Nonetheless, the inefficiency of CEWM in Africa comes from the lack of expertise in terms of analysis of the information collected. In this area, the CEWM is facing difficulty because of the lack of highly skilled and trained personnel. Similarly, as the resolution clearly articulated, the AU is not proactive in giving a response. This is because after the analysis of data collected is worked on, the Peace and Security Council (PSC) does not receive early warning for it to make decision. At this point, there is very poor communication between CEWM and PSC. This means the PSC does not usually get the necessary information for it to act. Even if the PSC has the information, the PSC does not usually work as quickly with the information furnished and the AU is supposed to be pro-active in acting accordingly and to notify member states of warning signs.
The resolution also champions establishment of an African centre for conflict and arbitration focusing on providing, training and capacity building on Alternative Dispute Resolution mechanisms in the five sub-regions of Africa under the oversight of African Court on Human and Peoples’ Rights. The proposal for establishing an African centre for conflict and arbitration is good idea. It would be better if Africa would have such a centre, but the proposal that the African Court should have oversight is questionable and problematic for three reasons. Firstly, this will have repercussion on accountability of African States on issue of human rights abuse because the court will be overloaded with another mandate in case more member states make declaration pursuant to article 34(6). Secondly, the proposal poses a challenge on personnel and expertise. Currently, the court is made up of judges who are experts on human right. Thus, if the proposal is to be implemented, it will require the recruitment of experts in the field of conflict management. This obviously, has financial implications on the part of the African Court. Lastly, extension of the mandate of the African Court to the oversight of the African centre for conflict and arbitration will also have financial implications. The Amnesty International Report on the Malabo Protocol highlights that the African Court several times raised the issue of resources allocated to it by the African Union. Therefore, the extension of the mandate will seriously hamper the court in discharging its full mandate if not accompanied by commensurate financial resources.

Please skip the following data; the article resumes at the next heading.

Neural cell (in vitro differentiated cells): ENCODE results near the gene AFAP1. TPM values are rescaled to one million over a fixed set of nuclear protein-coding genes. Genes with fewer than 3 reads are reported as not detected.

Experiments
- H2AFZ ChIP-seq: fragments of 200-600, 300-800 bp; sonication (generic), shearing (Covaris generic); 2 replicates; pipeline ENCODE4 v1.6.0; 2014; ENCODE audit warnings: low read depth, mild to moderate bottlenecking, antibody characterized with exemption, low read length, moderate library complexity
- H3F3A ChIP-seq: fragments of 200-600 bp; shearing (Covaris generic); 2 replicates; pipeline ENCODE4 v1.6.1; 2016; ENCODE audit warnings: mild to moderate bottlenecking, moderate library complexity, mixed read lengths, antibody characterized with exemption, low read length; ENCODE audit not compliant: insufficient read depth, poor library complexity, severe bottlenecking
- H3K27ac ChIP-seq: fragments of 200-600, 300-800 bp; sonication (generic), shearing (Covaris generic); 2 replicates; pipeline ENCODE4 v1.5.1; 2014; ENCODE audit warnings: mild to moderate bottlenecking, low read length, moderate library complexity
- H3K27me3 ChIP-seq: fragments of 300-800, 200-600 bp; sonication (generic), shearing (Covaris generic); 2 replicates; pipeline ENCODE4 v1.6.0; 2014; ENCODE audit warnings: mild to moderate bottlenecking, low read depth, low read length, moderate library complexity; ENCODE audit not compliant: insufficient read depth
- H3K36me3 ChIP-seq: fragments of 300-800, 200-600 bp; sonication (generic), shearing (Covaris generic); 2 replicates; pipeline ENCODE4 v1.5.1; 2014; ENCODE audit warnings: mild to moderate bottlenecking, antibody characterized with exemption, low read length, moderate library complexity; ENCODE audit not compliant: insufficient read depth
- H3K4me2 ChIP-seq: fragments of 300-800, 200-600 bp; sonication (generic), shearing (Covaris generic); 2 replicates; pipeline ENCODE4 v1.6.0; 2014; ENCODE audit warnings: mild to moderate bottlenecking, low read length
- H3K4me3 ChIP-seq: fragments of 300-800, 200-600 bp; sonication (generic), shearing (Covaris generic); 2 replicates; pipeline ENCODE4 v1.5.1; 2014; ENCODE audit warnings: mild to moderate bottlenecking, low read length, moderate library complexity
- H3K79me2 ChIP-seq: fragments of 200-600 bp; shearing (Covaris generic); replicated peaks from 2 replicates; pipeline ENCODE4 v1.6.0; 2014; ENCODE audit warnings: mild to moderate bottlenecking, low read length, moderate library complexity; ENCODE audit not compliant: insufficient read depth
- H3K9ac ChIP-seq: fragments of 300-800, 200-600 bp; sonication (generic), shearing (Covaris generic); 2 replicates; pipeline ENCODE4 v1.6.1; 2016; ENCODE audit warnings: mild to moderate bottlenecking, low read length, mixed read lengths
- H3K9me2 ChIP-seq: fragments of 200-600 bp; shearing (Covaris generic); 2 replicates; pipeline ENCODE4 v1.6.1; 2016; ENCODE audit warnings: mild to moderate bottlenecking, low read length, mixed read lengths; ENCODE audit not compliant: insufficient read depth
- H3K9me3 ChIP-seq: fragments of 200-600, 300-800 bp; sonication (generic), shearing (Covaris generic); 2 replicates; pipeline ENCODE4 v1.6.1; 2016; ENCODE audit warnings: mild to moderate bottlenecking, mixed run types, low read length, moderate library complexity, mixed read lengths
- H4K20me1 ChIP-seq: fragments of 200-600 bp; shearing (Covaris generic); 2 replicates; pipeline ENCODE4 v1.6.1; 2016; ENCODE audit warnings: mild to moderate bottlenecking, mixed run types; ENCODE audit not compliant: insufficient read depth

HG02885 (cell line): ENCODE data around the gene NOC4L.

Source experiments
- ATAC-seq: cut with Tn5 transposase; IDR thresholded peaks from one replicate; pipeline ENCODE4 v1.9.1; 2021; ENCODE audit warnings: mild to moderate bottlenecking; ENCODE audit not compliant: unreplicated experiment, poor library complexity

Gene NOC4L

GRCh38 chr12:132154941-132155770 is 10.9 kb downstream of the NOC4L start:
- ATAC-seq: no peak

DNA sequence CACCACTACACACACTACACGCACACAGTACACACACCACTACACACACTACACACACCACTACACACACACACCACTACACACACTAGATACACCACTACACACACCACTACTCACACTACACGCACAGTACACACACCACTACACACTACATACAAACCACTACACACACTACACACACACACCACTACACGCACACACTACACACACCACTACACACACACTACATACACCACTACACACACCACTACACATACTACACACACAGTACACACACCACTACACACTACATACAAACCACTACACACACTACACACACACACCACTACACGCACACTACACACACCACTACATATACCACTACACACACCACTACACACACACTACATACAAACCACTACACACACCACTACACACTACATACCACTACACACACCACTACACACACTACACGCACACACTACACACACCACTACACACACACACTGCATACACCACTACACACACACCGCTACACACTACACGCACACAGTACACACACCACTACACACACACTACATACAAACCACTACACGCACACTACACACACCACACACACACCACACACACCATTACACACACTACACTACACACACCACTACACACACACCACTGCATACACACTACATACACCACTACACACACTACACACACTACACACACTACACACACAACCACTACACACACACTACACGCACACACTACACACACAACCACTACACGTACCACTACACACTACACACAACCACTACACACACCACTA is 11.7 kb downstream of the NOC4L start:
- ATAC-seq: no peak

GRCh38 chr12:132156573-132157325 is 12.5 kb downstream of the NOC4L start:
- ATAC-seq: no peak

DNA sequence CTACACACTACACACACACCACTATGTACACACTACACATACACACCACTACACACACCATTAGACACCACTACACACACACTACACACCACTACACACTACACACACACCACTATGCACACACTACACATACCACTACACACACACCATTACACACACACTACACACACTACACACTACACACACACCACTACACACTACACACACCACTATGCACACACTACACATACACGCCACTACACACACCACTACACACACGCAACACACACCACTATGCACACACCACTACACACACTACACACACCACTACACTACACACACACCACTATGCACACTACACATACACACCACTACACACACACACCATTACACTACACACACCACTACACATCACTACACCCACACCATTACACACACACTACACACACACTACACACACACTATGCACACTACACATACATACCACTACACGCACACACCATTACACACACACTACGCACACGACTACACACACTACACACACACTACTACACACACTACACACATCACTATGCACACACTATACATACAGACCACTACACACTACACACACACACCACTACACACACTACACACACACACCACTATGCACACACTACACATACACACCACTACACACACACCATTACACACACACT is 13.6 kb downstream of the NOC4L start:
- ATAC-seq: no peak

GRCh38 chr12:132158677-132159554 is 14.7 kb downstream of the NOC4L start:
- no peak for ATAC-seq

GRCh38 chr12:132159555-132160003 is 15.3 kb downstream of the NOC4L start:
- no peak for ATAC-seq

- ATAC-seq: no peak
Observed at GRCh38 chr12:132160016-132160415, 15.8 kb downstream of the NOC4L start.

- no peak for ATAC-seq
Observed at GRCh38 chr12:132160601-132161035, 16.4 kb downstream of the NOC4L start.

Conclusively, if the AU takes the CEWM seriously as a means of preventing conflict in Africa (as PAP’s resolution suggests), Africa will be able to promote peace and security and ensure the economic development and integration across the continent. This is because peace and security are inextricably linked with economic development. In ensuring a prosperous and developed Africa, the AU must reinforce its CEWM. Also, the establishment of an African centre for conflict and arbitration need not be under the auspices of the African Court, as doing so will have a negative impact on the accountability and enforcement of human rights as stipulated in the African Charter.
About the Author
Masalu Masanja is currently completing an LLM in Human Rights and Democratisation in Africa at the Centre for Human Rights, University of Pretoria. He is attached to the Democracy and Civic Engagement Unit of the Centre.